9. by   jbp0529
    Staffing at my place is (thankfully) very safe. We can never ever have less than 3 nurses. I suppose this is the result of many confrontations over the years between nurses and managers. Sounds like you were put in a potentially bad situation, nurse-lou. If things arent going to change at your current job, and it sounds like they wont, then maybe you should go back to your original place.
  10. by   nutsyrn
    Hi, I'm new here. I just found this forum today. I also work in a small community hospital ICU/CCU. We have 7 beds. Staffing is usually pretty good when we have 1-3 patients. We are required to have 2 RN's on any unit in the hospital at anytime we have 1 patient. I thought this was a JHACO recommendation. Our patients also would be in a step down unit in a larger hospital. What they did to you is VERY wrong!! I would be out of there in a heartbeat! It's not worth loosing your license over.
  11. by   robred
    I found myself in this situation in the 6 bed small community hsopital in which I worked for 8 years. A change in management led to policies in pt care (such as what you are exposed to now) and I left the place two weeks later and have never looked back. These are extremely serious issues; I did not want to be on the defendant's stand at a nursing malpractice trial after a patient under my care died, in essence, due to lack of immediately available help. Although I took a pay cut and underwent inconvenience (I commuted 40 miles one way to my next job) I was able to look myself in the mirror knowing I did the right thing by leaving.
  12. by   CardioTrans
    Ok, first thing........... 4 pts with you and a new nurse........ unsafe.
    1:1 is fine IF you have someone else with you............. what happens if there is a code on the floor that you have to respond to???
    what about potty break.....lunch.....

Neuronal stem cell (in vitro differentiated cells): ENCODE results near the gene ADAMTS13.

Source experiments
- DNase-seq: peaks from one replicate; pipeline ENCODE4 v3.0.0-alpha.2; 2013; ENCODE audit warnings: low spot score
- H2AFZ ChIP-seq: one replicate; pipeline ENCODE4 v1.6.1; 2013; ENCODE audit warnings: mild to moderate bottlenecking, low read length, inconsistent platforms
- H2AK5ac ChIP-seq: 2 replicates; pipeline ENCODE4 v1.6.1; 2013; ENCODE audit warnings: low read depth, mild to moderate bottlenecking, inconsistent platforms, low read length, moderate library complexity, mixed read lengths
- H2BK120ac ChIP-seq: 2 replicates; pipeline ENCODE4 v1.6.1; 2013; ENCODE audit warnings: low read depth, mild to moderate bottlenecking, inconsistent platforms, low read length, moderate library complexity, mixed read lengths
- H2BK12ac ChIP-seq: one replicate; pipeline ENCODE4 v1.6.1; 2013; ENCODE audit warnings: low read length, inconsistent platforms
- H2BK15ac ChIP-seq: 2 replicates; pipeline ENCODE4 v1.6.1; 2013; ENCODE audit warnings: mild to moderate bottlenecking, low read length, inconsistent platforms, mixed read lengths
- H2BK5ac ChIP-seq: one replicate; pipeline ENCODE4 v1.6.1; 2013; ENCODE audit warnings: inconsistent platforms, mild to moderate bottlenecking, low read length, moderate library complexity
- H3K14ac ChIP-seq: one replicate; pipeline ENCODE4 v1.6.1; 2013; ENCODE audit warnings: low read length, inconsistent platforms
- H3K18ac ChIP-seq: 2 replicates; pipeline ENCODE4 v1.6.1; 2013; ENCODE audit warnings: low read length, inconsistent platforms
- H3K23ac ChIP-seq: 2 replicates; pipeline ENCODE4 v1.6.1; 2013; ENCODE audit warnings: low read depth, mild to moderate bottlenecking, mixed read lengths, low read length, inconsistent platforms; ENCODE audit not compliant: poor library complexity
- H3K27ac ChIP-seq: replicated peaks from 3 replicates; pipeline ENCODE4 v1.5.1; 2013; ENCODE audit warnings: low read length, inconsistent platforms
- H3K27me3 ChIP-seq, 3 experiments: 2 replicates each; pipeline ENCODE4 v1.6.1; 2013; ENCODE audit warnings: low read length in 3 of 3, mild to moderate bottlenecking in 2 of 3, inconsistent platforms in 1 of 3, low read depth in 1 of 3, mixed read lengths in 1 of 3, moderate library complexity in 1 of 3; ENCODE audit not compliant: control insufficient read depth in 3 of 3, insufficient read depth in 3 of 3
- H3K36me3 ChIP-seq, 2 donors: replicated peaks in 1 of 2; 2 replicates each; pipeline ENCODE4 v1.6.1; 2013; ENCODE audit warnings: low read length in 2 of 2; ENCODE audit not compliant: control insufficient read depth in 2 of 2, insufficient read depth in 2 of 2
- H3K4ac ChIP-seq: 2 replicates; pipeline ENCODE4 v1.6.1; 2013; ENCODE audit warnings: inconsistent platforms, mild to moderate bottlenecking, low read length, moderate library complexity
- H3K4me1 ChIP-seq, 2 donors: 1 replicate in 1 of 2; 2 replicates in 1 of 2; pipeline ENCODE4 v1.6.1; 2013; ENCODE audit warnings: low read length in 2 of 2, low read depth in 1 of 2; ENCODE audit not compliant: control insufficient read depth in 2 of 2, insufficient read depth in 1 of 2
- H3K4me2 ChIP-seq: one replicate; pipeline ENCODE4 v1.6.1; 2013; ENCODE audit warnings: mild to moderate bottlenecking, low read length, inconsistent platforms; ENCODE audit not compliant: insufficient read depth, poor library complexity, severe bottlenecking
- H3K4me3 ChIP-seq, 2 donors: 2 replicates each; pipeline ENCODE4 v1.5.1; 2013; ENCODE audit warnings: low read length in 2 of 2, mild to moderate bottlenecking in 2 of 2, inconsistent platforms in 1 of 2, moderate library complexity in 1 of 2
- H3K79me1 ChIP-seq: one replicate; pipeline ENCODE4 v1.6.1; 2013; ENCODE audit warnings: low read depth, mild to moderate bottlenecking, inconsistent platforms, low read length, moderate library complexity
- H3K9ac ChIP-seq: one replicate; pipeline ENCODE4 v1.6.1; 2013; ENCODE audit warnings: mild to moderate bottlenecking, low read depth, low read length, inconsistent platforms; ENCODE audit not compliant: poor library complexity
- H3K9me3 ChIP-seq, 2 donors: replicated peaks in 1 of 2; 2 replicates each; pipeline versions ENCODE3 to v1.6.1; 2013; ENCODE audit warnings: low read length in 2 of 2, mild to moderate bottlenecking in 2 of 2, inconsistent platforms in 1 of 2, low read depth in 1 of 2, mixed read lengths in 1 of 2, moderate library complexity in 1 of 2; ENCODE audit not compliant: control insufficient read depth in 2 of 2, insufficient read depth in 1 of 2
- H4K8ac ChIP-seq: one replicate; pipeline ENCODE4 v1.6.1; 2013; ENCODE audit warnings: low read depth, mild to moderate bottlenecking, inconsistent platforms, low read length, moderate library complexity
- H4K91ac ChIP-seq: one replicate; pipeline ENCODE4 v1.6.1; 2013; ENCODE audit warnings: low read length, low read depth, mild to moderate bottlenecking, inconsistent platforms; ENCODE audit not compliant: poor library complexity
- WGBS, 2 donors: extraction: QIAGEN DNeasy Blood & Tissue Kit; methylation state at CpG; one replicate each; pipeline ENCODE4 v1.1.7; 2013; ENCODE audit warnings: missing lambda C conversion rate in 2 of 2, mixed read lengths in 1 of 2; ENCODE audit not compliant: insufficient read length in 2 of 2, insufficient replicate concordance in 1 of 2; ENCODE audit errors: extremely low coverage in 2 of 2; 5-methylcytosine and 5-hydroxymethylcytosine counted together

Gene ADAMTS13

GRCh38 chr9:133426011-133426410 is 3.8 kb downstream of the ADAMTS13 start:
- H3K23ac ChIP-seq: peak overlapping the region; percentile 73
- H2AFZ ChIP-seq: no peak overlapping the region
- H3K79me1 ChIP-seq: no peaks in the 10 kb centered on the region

That is not a good situation to put yourself in. What if you had went to the potty......... the pts family came in.........and they couldnt find you??? Do you think that they would have been so polite to the nursing admin??? Or to you???

    Im sure that you like your job, other than the apparent issues, but its not worth risking your hard earned license over.
  13. by   RNforLongTime
    So, TODAY after working a 12 hour shift, 8 of which were with a new RN who oriented with me when I started at this place back in February but left our ICU for OB back in July, my boss tells me she has to speak with me about some issues.
    One of which was my "complaining" about the staffing issues. Basically I was told to put up or shut up. "It's gonna happen, you are going to be left in here by yourself with a vent patient." I told her but it is NOT safe. She replied, "you have your CCRN you should be able to handle it". BUt that is not the point, even our staffing policy says I shouldn't be left alone. She said she knew what the policy said but that it's gonna happen.

    Well, after THAT convo, I have decided that I am going to start to put together my resume and get some apps out. I cannot continue to work there when the manager knows that certain situations are unsafe, yet continues to allow it to happen.

    Unfortunately, I was fired from a job at the beginning of this year and have been "black-balled" so to speak by the other large hospital where I started my nursing career. It's a small town so at each of the two larger hospitals, someone from one place knows someone from the other and vice versa and you know how people talk. I work at the "pet clinic" so says one of my friends. And it's for reasons like this that I can't jeopradize my license.

    For whatever reason, I don't think that the manager realizes that HER License could also be on the line.
    Last edit by RNforLongTime on Jan 1, '07
  14. by   NURSJADED
    its not worth losing your license over. if you accept the unsafe assignment and something goes wrong, its your fault. i would bet that your state's nurse practice act tells you that its your responsibility not to take an assignment you know is unsafe. if you have a contract to finish up there, tell them you'll do it on another unit and refuse to float to icu if there's an unsafe assignment.

    also, on your way out the door..joint commission international center for patient safety - file a complaint..